Business tales from the festive fireside

christmas_table

Instead of sending Christmas cards (or offering  a sanctimonious declaration of charity to which card money has been despatched), here are some  business anecdotes culled from the canon of ‘happenings’  experienced or heard about that may bring a Yuletide smile.  No names, no pack drill so the guilty or unfortunate remain warmly protected under the trench coat of anonymity.

I am a TIGER (grrr)!  Fans of comedian Steve Coogan – and, in particular, his 90s “Dearth of a Salesman” persona Gareth Cheeseman – will especially appreciate this one.  As preparation for a beauty parade, a group of ‘pitchers’ were asked to think of a personal mantra to say to themselves before they went in, to help them focus and calm their nerves.  Allegedly, for the next few days, staff at the firm could hear “I am the dog’s bollocks!” booming from the bowels of one participant’s office.  Another decided to try out different mantras on the cows at a farm and let them decide the best one (a moo-ving experience for the livestock, no doubt, ho ho ).

Professional sensitivity rules (not)!  In a negotiation training scenario, participants were presented with a disgruntled client who had been badly treated by the firm.  Time for a bit of judicious bowing and scraping and then sorting out the problem to save our bacon, you might think?  Not a bit of it.  One sensitive soul decided to give the client the full-on arrogant treatment – time to “play hardball”, as he put it.  “It’s not our fault…of course these things do happen from time to time…it would appear that you are largely to blame Mr Client” etc. etc. then followed, and not even the whiff of an apology.   Just the sound of a fictional client walking out the door.  Let’s hope as a result that he won’t try this on his real clients.

Conflict …what conflict?  Back in the really good old days of prosperity and deal mania, client conflicts of interest were quite a big thing.  And now they might almost be back in fashion.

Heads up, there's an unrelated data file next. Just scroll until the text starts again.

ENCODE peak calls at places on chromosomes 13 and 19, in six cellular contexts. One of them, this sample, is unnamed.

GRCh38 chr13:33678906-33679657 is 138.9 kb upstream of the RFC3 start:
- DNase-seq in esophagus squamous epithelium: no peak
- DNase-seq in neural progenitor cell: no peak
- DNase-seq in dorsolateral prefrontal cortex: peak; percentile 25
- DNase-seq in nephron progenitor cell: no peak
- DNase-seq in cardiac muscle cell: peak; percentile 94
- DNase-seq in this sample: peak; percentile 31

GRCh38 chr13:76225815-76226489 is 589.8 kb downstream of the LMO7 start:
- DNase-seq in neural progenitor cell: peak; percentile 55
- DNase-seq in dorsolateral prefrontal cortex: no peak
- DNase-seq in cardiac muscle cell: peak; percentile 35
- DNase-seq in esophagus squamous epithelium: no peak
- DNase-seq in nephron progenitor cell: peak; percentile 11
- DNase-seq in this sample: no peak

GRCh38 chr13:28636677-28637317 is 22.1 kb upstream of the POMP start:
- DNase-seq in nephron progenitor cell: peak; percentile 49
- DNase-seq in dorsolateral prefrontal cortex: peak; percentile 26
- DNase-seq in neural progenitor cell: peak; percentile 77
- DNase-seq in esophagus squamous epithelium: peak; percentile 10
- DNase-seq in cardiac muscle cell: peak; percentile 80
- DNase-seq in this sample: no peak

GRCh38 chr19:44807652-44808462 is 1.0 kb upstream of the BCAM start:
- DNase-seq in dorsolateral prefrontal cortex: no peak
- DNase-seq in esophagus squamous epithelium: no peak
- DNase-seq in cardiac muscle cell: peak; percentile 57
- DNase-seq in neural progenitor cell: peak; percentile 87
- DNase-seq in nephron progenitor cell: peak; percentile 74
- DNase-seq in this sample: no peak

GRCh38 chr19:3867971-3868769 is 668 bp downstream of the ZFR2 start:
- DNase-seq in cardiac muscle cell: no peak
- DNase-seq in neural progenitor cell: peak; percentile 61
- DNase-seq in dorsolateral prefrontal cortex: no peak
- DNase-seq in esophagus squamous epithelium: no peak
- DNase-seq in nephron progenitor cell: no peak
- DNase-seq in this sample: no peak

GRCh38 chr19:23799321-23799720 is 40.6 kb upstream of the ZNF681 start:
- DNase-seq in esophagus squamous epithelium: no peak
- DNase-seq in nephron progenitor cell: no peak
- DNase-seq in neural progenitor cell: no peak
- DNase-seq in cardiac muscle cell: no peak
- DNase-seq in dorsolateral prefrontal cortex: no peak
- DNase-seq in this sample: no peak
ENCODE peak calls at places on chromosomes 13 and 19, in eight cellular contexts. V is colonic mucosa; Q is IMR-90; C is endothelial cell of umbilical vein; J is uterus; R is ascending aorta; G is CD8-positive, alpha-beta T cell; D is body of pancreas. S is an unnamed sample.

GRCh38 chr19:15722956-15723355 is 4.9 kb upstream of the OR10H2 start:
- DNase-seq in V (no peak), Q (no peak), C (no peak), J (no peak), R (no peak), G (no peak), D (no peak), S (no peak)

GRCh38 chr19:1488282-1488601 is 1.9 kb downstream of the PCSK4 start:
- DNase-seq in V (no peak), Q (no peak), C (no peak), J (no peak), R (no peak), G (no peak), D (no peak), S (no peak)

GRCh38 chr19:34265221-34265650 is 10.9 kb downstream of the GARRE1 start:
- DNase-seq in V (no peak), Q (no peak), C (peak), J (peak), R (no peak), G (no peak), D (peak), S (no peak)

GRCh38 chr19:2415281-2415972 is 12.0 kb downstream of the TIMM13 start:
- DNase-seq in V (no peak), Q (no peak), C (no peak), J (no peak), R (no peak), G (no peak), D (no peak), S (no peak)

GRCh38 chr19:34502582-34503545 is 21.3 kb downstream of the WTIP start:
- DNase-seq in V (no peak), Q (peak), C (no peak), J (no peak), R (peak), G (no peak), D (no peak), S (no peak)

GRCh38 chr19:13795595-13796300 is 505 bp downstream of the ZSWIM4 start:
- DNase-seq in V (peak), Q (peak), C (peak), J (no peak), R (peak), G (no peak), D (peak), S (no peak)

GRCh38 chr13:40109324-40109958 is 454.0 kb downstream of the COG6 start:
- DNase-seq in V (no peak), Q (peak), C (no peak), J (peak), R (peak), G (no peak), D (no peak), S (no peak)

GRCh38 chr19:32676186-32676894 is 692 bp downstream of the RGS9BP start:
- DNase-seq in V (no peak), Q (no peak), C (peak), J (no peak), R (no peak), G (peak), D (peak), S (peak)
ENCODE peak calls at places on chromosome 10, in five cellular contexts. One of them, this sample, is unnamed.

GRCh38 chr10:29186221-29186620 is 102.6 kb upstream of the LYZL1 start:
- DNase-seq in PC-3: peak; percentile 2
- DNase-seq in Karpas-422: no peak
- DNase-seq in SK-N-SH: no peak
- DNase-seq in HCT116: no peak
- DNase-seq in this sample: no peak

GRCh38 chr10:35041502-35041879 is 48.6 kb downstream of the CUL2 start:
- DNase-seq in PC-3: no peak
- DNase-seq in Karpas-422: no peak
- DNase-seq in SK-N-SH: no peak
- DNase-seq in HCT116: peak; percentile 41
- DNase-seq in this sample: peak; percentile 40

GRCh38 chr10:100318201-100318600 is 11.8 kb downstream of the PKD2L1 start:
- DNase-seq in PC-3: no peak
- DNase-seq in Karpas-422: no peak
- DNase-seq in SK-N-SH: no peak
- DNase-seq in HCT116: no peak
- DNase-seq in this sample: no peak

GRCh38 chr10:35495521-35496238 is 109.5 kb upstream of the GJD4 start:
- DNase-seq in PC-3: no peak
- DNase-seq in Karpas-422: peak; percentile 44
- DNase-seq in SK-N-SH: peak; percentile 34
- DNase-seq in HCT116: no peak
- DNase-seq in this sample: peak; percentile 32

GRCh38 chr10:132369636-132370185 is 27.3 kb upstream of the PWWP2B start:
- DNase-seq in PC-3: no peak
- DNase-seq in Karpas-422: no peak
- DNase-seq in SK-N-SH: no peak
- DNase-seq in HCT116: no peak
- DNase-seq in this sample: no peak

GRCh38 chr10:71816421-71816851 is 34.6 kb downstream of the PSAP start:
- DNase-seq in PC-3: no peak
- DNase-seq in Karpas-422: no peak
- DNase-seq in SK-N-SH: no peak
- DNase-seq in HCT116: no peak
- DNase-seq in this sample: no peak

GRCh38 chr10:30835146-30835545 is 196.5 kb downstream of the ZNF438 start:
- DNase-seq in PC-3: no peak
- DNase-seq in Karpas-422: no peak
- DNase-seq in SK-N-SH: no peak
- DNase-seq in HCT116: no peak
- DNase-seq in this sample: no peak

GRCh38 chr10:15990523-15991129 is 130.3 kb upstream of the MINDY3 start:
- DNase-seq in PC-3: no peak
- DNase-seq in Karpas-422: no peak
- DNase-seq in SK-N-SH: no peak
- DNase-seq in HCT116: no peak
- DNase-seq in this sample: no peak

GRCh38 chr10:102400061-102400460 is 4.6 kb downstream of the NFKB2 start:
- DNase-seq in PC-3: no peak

Faced with one, good professionals communicate clearly and honestly with the client.  Bad ones don’t.  Like the firm promising absolutely that there was “no question” of a conflict if they acted for the potential client.   Sad for them then that the client got to know about a direct and clearly conflictual relationship the firm already had – by reading about it in the professional trade press!  Telling porkies just doesn’t work.

James Newberry runs People Scope, a consultancy, training and coaching firm working with lawyers, accountants and other technical specialists to help them operate successfully outside of their comfort zones.  http://www.peoplescope.com.

3 tips for more productive Christmas parties

Christmas parties are not a traditional hothouse of good networking.  Indeed, the accent can be much more on other things……like getting a bit “merry”; creating karaoke hell for other party-goers; falling asleep in the lift/elevator; or attempting to photocopy various hidden body parts for the embarrassing amusement of others in the months to come.

This is a pity because the sheer volume and concentration of partying at Noel offers much potential for those looking to make new contacts or refresh old ones. But there are some specific issues to address if we are to make the most of such gains. For those willing to give it a go, here are three pointers for capitalising on the merry mayhem of the season…that don’t stop you from enjoying the event.  They apply to most seasonal business celebrations – whether internal or external.

Be the early bird…. being fashionably late to the average Xmas ‘do’ doesn’t tend to work if you want to network.  For the obvious reason that latecomers will usually be faced with a wall of inebriation from people who will talk varying degrees of nonsense that they are unlikely to remember afterwards!  Get there within the first hour and work as hard as possible before you and the rest of the party hit the wall.

Get invited to other parties – one of the most persistent moans is how ‘unjoined up’ are the various departments of many organisations.  Clients often have complex needs that cross departmental boundaries and so which can remain unfulfilled, and opportunities to do more business with them are lost.  Seasoned operators make sure that they get invited to or attend as many other parties as possible in the firm (as well as their own), where getting to know colleagues within them will deliver most return. The same goes for celebrations in relevant external organisations – in particular, those of other providers, suppliers to the firm, clients/customers, and so on.

Have an aim (or two) – this is one of the biggest universal truths of doing business and so it applies here. If you are networking, set yourself a few specific aims and achieve them early.  Make sure that they are business-like and so very different to some of the usual festive ones (e.g. “meet at least two new contacts” rather than “sink as many tequila slammers as possible in the first 30 minutes”). That way something useful will be achieved…and you can then still enjoy the party.